Yesterday I wrote about the United States Patent and Trademark Office filing a Director’s Unopposed Motion to Vacate and Remand in In re Intelligent Medical Objects, Inc., which was filed on June 5, 2018. This was not the only such motion filed by the USPTO. On June 4, 2018, the Office filed an Unopposed Motion for Remand in In re: Allscripts Software, LLC, which similarly asks the United States Court of Appeals for the Federal Circuit to vacate the decision of the Patent Trial and Appeal Board and remand the appeal to the USPTO so the Board can reconsider eligibility rejections of the claims in question in light of Berkheimer.

Mayo/Alice ‘Directed to’ Inquiry and a Split Federal Circuit: Vanda Pharma v. West-Ward Pharma

In Vanda, Chief Judge Prost, one of the judges on the CellzDirect panel, dissented from the majority’s decision that found claims patent eligible for not being directed to a judicial exception in step one of the Mayo/Alice test. What differences between the claims in Vanda and those in CellzDirect led Judge Prost to dissent? Can these differences shed further light on the characteristics necessary for a claim to be found not directed to a patent-ineligible concept in step one?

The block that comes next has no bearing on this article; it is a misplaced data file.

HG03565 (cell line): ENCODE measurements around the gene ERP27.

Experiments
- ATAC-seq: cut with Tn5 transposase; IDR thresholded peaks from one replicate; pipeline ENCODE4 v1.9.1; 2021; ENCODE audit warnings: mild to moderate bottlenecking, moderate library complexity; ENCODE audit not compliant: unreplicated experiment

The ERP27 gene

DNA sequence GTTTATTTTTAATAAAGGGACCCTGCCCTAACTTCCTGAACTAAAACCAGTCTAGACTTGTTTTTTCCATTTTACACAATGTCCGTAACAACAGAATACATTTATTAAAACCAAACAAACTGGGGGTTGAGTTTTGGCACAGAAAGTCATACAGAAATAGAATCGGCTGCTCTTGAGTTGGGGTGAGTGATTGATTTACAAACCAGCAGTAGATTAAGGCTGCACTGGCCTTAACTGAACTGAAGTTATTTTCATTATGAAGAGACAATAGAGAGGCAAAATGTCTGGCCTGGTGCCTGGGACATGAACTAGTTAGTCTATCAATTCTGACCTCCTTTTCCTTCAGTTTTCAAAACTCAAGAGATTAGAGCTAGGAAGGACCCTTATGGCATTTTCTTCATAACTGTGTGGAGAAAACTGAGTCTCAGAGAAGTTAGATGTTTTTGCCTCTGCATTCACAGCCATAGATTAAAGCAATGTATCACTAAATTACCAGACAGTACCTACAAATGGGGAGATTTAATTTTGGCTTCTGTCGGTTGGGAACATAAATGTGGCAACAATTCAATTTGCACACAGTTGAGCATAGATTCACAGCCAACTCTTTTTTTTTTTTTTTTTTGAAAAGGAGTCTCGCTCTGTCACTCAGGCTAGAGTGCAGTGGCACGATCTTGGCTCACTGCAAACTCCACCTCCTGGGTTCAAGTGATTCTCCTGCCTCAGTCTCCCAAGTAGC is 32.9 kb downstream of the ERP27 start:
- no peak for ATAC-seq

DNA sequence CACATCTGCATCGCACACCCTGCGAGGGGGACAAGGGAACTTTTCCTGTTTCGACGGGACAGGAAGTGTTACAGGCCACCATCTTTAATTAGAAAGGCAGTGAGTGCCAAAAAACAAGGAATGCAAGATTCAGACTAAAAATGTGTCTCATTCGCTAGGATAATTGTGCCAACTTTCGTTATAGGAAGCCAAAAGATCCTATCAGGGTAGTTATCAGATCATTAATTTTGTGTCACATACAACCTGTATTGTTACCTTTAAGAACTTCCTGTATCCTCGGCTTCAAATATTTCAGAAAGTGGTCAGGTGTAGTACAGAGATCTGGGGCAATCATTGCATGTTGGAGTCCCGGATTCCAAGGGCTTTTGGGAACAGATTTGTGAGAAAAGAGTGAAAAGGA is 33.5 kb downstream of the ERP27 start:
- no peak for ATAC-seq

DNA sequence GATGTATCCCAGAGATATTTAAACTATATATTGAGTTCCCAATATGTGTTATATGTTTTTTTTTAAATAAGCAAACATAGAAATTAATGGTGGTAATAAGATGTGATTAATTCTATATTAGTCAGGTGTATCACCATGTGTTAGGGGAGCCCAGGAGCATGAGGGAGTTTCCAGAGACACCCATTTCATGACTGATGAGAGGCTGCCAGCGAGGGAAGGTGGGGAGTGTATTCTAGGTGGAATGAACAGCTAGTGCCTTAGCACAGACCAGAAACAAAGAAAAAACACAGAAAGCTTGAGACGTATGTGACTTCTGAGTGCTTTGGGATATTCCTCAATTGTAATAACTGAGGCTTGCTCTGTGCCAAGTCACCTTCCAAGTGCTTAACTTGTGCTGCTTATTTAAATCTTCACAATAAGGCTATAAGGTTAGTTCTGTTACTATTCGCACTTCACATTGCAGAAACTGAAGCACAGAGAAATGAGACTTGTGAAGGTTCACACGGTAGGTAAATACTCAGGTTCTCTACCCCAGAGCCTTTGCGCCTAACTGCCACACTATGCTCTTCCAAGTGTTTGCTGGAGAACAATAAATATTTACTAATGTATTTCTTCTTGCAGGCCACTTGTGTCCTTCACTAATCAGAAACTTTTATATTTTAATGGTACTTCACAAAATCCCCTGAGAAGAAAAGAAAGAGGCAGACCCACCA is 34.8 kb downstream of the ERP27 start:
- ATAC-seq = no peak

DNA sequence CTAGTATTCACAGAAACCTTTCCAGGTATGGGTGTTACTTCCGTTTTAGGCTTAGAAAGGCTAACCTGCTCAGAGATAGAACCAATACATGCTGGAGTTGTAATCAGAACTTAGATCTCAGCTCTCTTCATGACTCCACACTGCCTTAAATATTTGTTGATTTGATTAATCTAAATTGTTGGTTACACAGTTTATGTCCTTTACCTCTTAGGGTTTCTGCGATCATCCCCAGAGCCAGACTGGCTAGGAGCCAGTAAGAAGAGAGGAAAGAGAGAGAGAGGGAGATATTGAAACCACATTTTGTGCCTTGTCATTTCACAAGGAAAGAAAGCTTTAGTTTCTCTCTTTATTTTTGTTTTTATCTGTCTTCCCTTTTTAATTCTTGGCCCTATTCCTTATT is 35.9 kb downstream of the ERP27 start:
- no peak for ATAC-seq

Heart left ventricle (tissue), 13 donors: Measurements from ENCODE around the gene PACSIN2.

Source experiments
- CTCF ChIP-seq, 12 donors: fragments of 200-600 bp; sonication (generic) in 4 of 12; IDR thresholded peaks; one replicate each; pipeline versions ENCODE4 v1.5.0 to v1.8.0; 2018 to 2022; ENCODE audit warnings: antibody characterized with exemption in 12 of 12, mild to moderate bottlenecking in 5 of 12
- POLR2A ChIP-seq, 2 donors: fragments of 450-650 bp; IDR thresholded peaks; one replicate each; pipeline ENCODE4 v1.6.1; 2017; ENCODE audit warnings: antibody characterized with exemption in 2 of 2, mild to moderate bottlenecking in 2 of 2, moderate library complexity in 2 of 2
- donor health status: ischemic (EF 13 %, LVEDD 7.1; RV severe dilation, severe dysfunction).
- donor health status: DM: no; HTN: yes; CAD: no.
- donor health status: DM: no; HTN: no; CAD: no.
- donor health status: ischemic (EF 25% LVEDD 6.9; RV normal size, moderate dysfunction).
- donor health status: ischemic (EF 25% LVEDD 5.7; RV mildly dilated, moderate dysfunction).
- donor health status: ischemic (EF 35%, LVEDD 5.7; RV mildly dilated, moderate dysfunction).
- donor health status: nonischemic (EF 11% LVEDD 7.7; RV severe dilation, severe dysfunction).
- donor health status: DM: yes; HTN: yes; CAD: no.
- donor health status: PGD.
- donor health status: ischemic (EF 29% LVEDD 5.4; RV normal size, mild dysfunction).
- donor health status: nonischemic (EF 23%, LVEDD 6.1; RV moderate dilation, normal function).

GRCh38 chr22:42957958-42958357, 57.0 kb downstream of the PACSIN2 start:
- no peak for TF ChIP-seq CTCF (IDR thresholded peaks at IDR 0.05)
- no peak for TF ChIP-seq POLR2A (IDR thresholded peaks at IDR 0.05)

Federal Circuit: No matter how much the advance the claims recite, they are patent ineligible

This case and the passage above merely confirms what we have long known to be true. The magnitude of the innovation does not matter. Whether there is an innovation does not matter. Certain advances, certain innovations, are simply not patentable in America. No longer is “anything made by man under the sun” patent eligible.

Lofgren, Issa Denounce Proposed PTAB Claim Construction Changes in Oversight Hearing

found it disturbing that the Director Iancu would circumvent the prerogative of Congress with recently announced proposed PTAB claim construction changes, though she admitted the decision wasn’t unlawful. She expounded for several minutes on issues of res judicata, which could tie the hands of the PTAB in light of district court or U.S. International Trade Commission (ITC) decisions regarding patent validity. “[This] would completely blow up what we were trying to do as a Congress,” Lofgren said. “It looks to me that the people who disagreed with [the AIA] and lost in the Congress, they went to the Supreme Court, they lost in the Supreme Court, and now they’re going to you, and you are reversing what the Congress decided to do and what the Court said was permissible to do.”

Director Iancu worries current state of Section 101 ‘weakens the robustness of our IP system’